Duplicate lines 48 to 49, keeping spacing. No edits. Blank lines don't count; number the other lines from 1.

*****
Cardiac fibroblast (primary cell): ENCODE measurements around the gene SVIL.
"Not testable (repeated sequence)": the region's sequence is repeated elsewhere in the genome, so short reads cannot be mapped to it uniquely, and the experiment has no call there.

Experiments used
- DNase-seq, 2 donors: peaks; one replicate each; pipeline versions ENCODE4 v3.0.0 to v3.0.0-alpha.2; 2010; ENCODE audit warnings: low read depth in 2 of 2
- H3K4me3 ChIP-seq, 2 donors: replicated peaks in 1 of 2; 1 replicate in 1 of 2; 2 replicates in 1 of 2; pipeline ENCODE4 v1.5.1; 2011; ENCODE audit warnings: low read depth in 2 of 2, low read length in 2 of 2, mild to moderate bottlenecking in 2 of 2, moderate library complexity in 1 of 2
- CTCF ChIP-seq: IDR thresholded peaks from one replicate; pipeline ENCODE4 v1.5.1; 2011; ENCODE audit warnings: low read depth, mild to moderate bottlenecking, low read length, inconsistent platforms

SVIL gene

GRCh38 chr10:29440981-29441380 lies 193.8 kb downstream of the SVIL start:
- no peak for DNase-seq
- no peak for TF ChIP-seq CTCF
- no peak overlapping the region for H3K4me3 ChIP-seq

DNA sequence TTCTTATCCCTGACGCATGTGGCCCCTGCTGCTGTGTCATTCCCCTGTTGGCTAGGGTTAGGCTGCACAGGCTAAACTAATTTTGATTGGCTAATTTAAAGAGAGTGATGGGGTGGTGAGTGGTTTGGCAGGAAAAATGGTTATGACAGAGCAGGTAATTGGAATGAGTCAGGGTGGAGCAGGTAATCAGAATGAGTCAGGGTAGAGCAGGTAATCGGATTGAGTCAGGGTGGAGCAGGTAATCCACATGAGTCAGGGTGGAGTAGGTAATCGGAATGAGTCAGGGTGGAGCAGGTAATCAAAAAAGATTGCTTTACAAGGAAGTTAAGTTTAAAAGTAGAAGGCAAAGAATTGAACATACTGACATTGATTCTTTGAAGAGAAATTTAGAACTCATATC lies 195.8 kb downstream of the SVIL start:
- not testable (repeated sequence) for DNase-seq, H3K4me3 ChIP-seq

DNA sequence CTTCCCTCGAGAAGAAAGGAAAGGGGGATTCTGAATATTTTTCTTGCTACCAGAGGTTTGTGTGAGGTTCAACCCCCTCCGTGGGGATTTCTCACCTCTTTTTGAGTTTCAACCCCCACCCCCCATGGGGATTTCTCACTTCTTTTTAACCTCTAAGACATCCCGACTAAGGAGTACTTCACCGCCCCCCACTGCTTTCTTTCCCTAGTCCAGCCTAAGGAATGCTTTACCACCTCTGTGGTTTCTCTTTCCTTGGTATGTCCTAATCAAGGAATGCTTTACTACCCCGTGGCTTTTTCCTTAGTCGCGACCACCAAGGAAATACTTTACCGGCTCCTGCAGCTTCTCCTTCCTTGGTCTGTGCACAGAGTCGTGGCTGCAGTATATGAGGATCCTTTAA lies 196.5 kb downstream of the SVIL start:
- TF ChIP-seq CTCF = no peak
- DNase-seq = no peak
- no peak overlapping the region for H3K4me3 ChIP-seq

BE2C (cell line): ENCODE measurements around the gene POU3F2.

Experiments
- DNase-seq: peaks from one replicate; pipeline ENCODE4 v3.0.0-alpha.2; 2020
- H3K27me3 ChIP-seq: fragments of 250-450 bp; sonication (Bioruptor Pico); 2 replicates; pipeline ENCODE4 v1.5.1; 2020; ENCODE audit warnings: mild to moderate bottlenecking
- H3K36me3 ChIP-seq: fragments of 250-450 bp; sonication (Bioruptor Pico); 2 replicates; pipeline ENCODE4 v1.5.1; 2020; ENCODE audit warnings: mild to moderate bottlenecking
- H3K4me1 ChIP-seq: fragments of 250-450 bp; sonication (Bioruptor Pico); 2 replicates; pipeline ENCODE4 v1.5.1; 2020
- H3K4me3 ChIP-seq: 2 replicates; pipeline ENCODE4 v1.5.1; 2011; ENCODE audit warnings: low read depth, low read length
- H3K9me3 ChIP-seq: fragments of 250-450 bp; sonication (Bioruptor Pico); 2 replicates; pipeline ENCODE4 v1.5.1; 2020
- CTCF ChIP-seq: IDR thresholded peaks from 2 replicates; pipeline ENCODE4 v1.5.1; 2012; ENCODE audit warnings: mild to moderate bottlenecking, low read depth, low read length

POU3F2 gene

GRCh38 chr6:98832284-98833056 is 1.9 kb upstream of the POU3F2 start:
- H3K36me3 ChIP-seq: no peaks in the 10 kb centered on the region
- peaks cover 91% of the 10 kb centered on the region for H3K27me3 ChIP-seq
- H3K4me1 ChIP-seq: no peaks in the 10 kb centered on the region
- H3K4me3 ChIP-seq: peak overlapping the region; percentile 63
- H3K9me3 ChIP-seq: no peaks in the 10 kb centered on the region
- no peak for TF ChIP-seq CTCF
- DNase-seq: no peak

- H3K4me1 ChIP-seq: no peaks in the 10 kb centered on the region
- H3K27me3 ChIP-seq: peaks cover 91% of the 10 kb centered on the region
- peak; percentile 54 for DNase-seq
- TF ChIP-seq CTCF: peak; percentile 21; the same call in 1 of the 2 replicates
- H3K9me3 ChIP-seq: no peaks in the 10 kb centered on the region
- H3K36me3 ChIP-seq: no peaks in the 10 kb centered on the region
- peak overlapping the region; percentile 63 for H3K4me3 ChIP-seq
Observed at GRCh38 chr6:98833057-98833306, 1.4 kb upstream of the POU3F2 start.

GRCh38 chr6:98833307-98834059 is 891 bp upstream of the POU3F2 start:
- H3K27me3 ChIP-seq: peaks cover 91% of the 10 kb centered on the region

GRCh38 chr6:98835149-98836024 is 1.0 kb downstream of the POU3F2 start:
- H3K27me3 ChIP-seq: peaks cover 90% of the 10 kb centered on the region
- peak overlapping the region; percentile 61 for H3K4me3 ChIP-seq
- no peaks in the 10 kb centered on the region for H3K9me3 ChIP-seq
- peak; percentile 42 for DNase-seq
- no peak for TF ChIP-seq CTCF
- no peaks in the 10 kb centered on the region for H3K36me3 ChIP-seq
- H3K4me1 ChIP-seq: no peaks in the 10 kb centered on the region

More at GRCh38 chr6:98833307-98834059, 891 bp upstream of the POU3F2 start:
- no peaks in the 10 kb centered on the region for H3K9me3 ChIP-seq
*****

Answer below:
- peak overlapping the region; percentile 61 for H3K4me3 ChIP-seq
- no peaks in the 10 kb centered on the region for H3K9me3 ChIP-seq